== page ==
Unscrambling the egg
Under a microscope, Dr. Brian Hall studies the deformed beak of a three-day-old chick embryo. Most observers would see lost future potential in this fledgling. Dr. Hall stoops closer to see and better understand the past – the evolutionary history of not just this chick, but all vertebrates. His ability to synthesize past and present has made him a global trailblazer in the field of skeletal development and in the burgeoning field of evolutionary developmental biology (or evo-devo to its practitioners).
Charles Darwin anticipated that developmental biology would provide the most fertile ground for understanding how body structures change through evolution. But for most of the 20th century, scientists focused on either developmental or evolutionary biology, with little cross-fertilization.
This began to change in the early 1970s, just as a young Australian developmental biologist was beginning his career. In the mid 1970s, Dr. Hall demonstrated how embryonic movement causes stem cells on developing bones to switch from bone to cartilage formation. It was the beginning of 35 years of groundbreaking research exploring the evolution and formation of skeletal tissues, particularly those of the face (and skull and gills in fish). It's research that has provided key clues to how bone is lost during inactivity or prolonged bed rest.
Characteristic of Dr. Hall's wide-ranging curiosity, his extensive comparative skeletal development experimentation led him to burrow down into cellular minutiae, and then to come up to see this detail as part of the larger landscape of life across time.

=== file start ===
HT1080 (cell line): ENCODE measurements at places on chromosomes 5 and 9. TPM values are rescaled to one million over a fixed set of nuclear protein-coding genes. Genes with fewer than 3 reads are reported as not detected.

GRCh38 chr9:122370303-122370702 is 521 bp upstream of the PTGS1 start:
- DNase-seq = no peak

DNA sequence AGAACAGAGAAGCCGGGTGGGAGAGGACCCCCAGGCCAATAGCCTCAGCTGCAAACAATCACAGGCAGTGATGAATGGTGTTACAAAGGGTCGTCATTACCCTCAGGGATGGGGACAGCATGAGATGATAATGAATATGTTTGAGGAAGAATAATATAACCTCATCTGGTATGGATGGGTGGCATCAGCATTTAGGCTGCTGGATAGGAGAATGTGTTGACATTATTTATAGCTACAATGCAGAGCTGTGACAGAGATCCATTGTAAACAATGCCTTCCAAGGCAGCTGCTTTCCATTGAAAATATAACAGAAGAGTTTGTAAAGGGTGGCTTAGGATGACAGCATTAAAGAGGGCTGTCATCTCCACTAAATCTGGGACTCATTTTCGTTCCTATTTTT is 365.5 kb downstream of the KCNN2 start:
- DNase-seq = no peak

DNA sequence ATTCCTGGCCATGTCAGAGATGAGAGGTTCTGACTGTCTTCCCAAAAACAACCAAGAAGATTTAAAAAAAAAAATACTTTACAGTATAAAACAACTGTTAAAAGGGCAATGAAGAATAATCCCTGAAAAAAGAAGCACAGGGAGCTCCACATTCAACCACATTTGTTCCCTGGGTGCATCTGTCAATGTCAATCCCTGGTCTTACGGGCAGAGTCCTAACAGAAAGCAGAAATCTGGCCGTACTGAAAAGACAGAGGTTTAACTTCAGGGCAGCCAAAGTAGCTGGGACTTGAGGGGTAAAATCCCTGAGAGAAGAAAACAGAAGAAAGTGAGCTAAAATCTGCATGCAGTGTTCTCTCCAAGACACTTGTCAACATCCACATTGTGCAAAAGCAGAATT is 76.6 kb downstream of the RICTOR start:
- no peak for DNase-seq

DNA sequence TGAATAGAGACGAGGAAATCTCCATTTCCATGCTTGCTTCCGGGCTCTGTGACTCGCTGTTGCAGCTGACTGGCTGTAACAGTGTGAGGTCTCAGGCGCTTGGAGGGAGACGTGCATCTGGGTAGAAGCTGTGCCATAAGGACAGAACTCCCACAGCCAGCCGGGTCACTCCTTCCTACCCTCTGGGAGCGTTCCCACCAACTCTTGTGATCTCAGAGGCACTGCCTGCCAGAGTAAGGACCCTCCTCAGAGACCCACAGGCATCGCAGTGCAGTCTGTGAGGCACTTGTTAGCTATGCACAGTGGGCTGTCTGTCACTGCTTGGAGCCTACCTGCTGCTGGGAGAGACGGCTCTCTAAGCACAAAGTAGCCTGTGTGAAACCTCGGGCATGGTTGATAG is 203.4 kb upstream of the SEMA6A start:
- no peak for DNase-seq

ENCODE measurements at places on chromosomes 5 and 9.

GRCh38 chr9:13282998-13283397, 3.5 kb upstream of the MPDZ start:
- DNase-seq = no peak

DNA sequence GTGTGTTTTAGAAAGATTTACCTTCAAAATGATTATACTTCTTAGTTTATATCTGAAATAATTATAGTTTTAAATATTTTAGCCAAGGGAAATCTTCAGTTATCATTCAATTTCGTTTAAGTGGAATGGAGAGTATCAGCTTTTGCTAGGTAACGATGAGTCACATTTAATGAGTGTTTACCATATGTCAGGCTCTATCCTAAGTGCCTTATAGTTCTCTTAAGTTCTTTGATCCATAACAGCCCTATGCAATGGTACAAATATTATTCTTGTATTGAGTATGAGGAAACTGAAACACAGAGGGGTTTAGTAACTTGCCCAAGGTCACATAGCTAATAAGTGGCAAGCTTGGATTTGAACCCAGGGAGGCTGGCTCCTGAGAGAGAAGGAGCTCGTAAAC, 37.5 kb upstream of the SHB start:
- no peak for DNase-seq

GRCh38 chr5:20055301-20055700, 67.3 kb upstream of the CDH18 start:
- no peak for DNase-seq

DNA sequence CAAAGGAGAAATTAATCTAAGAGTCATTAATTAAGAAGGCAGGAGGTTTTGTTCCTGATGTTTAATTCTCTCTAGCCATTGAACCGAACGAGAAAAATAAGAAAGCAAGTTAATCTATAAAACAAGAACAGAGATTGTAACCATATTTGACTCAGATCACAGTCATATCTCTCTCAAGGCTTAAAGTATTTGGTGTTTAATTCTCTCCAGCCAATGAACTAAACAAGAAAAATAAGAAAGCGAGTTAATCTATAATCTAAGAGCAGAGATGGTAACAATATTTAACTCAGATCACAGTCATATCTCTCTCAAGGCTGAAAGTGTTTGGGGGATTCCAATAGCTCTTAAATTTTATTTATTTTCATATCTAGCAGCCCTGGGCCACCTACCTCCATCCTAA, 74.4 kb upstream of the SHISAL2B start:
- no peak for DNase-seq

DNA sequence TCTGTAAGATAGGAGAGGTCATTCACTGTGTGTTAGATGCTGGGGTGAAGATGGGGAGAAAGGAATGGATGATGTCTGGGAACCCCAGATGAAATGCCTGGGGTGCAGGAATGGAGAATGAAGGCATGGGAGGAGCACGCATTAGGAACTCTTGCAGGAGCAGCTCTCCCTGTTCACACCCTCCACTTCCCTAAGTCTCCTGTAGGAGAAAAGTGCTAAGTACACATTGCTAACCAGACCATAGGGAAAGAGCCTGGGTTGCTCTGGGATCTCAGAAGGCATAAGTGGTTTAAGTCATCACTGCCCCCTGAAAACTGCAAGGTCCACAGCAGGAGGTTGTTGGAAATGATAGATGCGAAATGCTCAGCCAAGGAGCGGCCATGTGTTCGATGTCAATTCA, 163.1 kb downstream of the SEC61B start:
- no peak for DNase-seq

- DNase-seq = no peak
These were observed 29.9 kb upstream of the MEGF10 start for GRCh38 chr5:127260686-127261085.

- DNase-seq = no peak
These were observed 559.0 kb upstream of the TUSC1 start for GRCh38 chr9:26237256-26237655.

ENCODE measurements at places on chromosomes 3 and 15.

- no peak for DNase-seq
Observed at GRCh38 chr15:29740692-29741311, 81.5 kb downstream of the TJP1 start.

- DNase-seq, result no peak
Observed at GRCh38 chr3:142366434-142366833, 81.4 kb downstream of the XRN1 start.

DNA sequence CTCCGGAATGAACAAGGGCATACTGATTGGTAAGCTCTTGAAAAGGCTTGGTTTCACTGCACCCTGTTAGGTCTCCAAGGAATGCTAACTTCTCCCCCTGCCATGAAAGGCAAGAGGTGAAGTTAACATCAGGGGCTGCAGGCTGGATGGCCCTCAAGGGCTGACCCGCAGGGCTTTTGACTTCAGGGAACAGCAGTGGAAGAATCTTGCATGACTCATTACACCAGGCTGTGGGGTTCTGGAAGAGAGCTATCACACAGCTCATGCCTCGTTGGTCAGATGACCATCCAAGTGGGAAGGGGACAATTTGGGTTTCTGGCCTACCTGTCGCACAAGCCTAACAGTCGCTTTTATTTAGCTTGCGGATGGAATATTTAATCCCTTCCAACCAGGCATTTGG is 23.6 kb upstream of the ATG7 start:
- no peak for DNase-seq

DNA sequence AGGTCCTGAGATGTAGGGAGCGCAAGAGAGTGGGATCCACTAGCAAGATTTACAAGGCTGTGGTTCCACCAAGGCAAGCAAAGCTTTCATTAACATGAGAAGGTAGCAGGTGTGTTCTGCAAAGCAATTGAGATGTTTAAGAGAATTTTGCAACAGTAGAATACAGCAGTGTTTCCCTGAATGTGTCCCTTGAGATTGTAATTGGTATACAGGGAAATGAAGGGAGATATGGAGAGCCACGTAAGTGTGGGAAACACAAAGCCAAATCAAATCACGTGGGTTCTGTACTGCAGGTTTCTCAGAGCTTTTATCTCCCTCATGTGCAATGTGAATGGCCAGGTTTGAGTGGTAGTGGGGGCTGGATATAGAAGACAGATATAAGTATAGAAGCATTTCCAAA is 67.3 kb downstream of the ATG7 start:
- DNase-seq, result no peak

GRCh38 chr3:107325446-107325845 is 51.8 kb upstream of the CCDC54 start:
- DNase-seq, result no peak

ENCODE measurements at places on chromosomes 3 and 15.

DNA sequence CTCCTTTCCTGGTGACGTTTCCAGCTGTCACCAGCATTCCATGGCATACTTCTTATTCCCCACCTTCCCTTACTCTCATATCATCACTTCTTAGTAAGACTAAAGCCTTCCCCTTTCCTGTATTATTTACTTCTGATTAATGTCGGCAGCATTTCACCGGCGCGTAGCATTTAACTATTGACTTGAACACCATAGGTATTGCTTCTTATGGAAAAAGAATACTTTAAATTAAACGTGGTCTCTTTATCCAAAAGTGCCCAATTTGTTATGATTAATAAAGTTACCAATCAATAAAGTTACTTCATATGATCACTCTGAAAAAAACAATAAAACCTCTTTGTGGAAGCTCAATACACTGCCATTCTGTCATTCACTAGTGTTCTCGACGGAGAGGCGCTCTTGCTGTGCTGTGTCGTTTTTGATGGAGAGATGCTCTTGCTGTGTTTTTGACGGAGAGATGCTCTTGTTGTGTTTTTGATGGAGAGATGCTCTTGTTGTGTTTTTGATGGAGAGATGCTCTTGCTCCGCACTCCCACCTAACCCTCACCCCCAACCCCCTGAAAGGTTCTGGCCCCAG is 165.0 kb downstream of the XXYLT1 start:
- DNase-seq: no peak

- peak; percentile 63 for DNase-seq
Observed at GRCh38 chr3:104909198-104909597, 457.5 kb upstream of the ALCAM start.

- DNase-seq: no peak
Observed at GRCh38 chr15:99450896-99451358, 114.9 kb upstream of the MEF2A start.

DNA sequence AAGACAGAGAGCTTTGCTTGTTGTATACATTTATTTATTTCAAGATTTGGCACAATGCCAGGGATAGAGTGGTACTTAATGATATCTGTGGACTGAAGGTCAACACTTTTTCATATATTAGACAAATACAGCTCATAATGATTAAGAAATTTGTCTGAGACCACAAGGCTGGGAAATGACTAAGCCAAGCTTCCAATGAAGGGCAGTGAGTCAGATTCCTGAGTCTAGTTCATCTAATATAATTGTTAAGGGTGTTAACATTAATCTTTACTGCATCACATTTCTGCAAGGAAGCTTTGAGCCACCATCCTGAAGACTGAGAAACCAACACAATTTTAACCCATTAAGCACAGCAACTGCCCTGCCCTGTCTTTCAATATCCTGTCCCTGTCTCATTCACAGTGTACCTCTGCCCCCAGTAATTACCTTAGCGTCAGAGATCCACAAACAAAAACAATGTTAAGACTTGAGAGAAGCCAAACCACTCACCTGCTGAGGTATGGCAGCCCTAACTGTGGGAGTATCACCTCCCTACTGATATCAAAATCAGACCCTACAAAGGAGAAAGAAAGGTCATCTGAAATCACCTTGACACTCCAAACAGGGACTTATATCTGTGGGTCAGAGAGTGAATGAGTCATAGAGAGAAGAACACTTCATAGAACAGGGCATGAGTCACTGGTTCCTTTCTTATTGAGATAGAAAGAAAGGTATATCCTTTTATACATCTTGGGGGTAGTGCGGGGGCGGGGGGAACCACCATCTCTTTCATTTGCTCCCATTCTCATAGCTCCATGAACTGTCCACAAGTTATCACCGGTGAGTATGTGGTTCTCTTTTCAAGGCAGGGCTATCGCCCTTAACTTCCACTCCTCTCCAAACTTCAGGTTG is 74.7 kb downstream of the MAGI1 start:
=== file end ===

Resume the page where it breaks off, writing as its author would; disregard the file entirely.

To understand the origins of facial skeletal tissues, Dr. Hall turned his attention to the neural crest cells. These are a group of embryonic cells that originate in the developing nervous system, but migrate to form bones, cartilage and teeth in the head. Through meticulous research tracking the cellular interactions that "switch on" these cell types, he provided fundamental insights into the now headline-grabbing subject of cellular differentiation. His book The Neural Crest (1988) is already considered a classic text on the subject.
His lab's research demonstrated how particular clusters of neural crest cells produce specific facial structures. This work is critical to understanding the causes of – and perhaps treating – congenital facial and dental deformities, including cleft palate.
In a pioneering 1973 paper, Dr. Hall described the evolution of skeletal tissues. Since then he's been at the forefront of efforts to explain the role of developmental modifications as a factor in evolution, including writing a seminal text on the subject, Evolutionary Developmental Biology (1992). As such, he's drawn on his rich experimental experience to challenge long-held canonical concepts in biology. For example, homology (similarity) of structures between different species has long been considered definitive evidence of common ancestry. But Dr. Hall has shown that many structures currently deemed homologous in fact arise from different developmental processes.
Now he's taking the next step to combining past and present – he's establishing one of the world's few labs that combines embryologists, paleontologists, and evolutionary biologists. Together they are asking not whether the egg or chicken came first, but how they evolved together.
Brian Hall, FRSC
George S. Campbell Professor of Biology